But... Every storm planning scenario, including the much-mentioned Hurricane Pam drill, anticipates that at least 20% of the affected population will not leave. They stay because of stubbornness, lack of transportation, lack of funds or the foolhardy notion that the storm won't harm them. Everyone from FEMA on down knows this and yet they were still not prepared to assist that 20% of the population. That's how they all failed. And this is the response to a disaster they can prepare for because of the nature of hurricanes. No such luck with earthquakes, landslides, tsunamis, etc.

I am hoping they will be better prepared for the next "Big One" - whatever that may be. I just wish everyone had been more ready for this one. It's unfortunate that my city was the test case.


( 2 comments — Leave a comment )
Feb. 16th, 2006 11:18 am (UTC)
I was out sick all day that Friday, and was in bed without computer or TV, and the last I had seen, Katrina was going to Florida. I had spent a few anxious days calling my brother, who was on a law firm retreat in Destin, to be sure he and his family who were with him were going to be coming home well ahead of the storm. Saturday morning I was feeling much better, and I got up and put my coffee on and went out and got the paper and came in and tossed the paper (still rolled up in its bag) on the couch and went and poured my coffee and came in to settle down and read. I took a sip, unbagged, unrolled, started reading the front page, realized what I was reading ("KATRINA PUTS AN END TO LULL") and that was that. It was 7:25. I went back to the bedroom, woke up The Beau and said, "You can sleep for 15 more minutes or so if you want to, but Katrina is coming and it's a Category 5 and we have to leave." By 8 we were each out the door, went and gassed up our cars (why we gassed his up, we don't know, since my old Forester was the Evacuationmobile and his nice new Infiniti was too small for all four cats), and went to our respective officies and secured everything there (the first of many things I did for Tulane that went unnoticed, unremarked, unappreciated, and made no difference in my job being cut, oh well). By noon we were both home and putting photos and art upstairs and packing a little and trying to act calm so the cats wouldn't freak (it worked). By 2:30 we were catching and carriering the cats and loading the car. At 3:32 we pulled out of the driveway, took our River Road route up to Jefferson Highway and Williams Blvd, and at 4:15 were scooting up the ramp onto I-10.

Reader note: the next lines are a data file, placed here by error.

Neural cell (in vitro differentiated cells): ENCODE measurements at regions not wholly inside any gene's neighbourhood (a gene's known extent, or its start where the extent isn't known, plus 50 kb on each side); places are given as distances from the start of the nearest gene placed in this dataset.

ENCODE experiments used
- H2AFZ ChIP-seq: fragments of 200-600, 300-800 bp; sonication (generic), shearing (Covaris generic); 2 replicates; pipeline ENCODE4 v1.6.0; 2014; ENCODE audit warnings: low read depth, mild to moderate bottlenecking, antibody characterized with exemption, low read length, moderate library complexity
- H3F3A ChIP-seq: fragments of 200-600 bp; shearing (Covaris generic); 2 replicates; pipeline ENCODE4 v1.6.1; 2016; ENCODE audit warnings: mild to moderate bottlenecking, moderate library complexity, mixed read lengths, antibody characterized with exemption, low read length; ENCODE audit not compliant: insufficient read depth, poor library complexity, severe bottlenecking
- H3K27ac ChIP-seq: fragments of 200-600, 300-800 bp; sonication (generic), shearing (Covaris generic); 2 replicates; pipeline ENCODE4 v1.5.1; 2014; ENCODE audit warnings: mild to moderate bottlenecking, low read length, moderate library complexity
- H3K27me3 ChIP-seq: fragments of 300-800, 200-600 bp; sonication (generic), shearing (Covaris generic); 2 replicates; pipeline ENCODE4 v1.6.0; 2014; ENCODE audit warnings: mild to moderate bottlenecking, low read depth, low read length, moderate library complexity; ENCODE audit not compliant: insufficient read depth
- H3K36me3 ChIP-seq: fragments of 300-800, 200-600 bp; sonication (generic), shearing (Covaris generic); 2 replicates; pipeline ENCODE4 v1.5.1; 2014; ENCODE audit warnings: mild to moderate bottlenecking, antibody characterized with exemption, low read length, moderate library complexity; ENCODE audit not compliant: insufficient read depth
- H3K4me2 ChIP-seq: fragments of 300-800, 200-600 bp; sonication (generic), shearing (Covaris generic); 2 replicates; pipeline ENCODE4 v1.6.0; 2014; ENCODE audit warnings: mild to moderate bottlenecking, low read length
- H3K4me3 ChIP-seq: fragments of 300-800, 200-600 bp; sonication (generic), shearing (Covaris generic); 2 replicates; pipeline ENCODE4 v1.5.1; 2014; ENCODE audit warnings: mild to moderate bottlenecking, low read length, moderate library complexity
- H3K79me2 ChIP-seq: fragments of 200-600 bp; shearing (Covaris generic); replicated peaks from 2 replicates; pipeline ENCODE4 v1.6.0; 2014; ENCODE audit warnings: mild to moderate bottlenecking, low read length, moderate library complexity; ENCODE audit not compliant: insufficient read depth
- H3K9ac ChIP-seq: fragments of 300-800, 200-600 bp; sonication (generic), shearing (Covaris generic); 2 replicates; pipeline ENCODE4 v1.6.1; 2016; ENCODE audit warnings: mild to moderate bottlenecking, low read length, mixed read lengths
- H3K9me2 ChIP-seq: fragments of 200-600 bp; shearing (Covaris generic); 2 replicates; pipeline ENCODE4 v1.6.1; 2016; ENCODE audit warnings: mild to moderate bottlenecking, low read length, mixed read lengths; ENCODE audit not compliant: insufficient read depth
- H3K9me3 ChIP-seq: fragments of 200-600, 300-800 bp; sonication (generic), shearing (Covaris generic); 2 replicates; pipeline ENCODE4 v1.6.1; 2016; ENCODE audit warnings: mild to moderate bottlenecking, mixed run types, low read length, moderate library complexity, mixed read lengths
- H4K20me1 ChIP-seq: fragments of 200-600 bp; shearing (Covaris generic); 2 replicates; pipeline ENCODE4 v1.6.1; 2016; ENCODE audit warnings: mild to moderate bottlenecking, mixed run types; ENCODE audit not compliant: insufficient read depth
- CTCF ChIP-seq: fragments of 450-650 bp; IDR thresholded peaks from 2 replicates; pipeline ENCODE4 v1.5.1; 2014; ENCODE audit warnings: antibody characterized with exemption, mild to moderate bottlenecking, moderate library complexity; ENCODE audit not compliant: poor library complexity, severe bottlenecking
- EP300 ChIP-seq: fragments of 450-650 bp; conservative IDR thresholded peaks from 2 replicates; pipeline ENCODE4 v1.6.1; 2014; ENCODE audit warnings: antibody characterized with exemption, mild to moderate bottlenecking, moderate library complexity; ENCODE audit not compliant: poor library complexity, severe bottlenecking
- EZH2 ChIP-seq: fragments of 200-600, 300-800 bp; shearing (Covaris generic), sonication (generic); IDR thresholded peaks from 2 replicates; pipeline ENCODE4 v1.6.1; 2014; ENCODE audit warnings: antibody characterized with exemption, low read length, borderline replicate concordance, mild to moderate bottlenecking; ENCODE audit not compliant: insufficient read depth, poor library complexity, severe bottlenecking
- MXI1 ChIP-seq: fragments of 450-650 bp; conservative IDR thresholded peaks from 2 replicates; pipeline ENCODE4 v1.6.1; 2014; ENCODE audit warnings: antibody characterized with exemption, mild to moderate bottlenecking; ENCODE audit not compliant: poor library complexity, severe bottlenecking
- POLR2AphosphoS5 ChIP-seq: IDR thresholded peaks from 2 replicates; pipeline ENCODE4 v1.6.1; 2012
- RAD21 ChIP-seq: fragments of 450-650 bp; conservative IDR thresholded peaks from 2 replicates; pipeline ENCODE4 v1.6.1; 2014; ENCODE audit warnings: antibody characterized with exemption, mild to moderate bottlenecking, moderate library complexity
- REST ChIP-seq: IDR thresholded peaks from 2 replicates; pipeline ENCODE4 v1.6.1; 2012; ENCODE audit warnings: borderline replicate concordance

But we weren't prepared... I left all my important papers in my desk, which was so waterlogged that it disintegrated, clean clothes in the laundry, etc. etc. etc. And when we got to set foot in our house again more than four weeks later when we were allowed back into our zip code, the first thing I saw in the living room was that copy of the Times-Picayune, headline up, on the floor where I'd dropped it.
Feb. 16th, 2006 01:18 pm (UTC)
When I go back into our empty office building these days, I am always stunned by the overwhelming sense that time stood still. Calendars on August 2005, paperwork and pens waiting patiently for their owners to pick them up and get to work again.

And I don't think I will ever completely lose that awful feeling in the pit of my stomach from that Friday afternoon.
( 2 comments — Leave a comment )